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Having a smaller market share may help a tiny bit too

Having a discussion with a source close to Japanese Android smartphone maker Sony Corp. (TYO:6758) I noted how remarkable it was that Sony had escaped any sort of litigation or publicly discussed licensing with Microsoft Corp. (MSFT) or Apple, Inc. (AAPL).  While Apple hasn't sued everyone, it has sued most of the top Android phonemakers.  But Sony has escaped scott free.

How is it doing it?

Our source close to Sony confirms that he indeed knows the face of patent belligerence all to well, saying he's been called on as an expert to testify in several cases.  He remarks, "A lot of those [lawsuits] have been pretty frivolous."

When asked specifically about Microsoft and Apple and how Sony has escaped lawsuits (or licensing demands) he said, "We've had a number of discussions... We've been pretty successful at fending off these onslaughts... [laughs] I guess we should give credit to our lawyers."

So there you have it; the electronics industry has devolved into how good a lawyer team is.

Kung-Fu
Sony has reportedly used some lawyer "kung-fu" to avoid lawsuits.
[Image Source: Sony Pictures]

It's no wonder why some of the U.S.'s oldest and most respected federal judges are saying the patent system is broken in the U.S.  That same sentiment is also being echoed by top investors like Mark Cuban who bemoan the power of litigation to kill startups.

Sony for its part must have some pretty good lawyers.  After all, its latest and greatest Xperia phones have slide to unlock graphics (which other Android phonemakers have been sued over) and also have a "Cover Flow"-like transition animation (Apple owns a patent on Cover Flow's animations).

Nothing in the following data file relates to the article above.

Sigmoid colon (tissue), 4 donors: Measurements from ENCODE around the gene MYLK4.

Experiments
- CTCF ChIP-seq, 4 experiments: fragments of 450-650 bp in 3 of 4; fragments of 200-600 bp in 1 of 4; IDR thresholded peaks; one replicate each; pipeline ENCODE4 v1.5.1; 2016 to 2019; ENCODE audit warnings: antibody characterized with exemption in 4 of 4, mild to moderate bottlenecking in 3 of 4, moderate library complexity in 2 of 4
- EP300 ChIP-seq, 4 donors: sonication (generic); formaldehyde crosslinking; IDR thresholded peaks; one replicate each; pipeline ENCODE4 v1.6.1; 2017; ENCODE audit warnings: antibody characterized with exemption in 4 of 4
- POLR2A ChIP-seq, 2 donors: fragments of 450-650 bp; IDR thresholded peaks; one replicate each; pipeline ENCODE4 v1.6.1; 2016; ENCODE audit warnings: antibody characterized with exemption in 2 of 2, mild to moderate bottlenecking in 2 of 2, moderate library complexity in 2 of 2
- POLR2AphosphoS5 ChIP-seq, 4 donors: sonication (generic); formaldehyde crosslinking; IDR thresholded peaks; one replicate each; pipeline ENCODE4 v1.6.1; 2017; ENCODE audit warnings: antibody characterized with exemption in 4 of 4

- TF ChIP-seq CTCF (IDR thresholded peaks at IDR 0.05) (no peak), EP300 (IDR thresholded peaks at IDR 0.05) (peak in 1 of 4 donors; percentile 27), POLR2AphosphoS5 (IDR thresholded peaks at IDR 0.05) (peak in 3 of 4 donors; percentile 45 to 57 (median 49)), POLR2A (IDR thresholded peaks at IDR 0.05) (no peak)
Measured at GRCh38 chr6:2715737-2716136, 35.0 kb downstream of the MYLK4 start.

With its new "superphones" hitting the product stream, the phonemaker's remarkable ability to ward off Apple lawsuits may boost its profitability and sales, assuming that situation does not somehow shift.


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RE: Sony Music
By retrospooty on 1/13/2013 3:23:38 PM , Rating: 2
"It is for this reason that sales of the iPhone is starting to climb in other countries around the world."

You arent looking at the whole picture. You are looking at a picture that is designed to make Apple look better and that just isn't the case with regards to market share. Sales for all makers are going up, as the whole smartphone sector is growing. Market share is quite the opposite of what you rae saying. As I mentioned, in 2011 it was outsold 2.5 to 1. In the 1st half of 2012 it was outsold 4 to 1. In Q3, 5 to 1. Q4 will see a sales bump as Apple releases once a year, but it will level out. Android is expected to outsell it anywhere from 5 to 1 to 6 to 1 in 2013. Why? Not because of availability, because of the HUGE list of features the iPhone is missing and because of flexibility.


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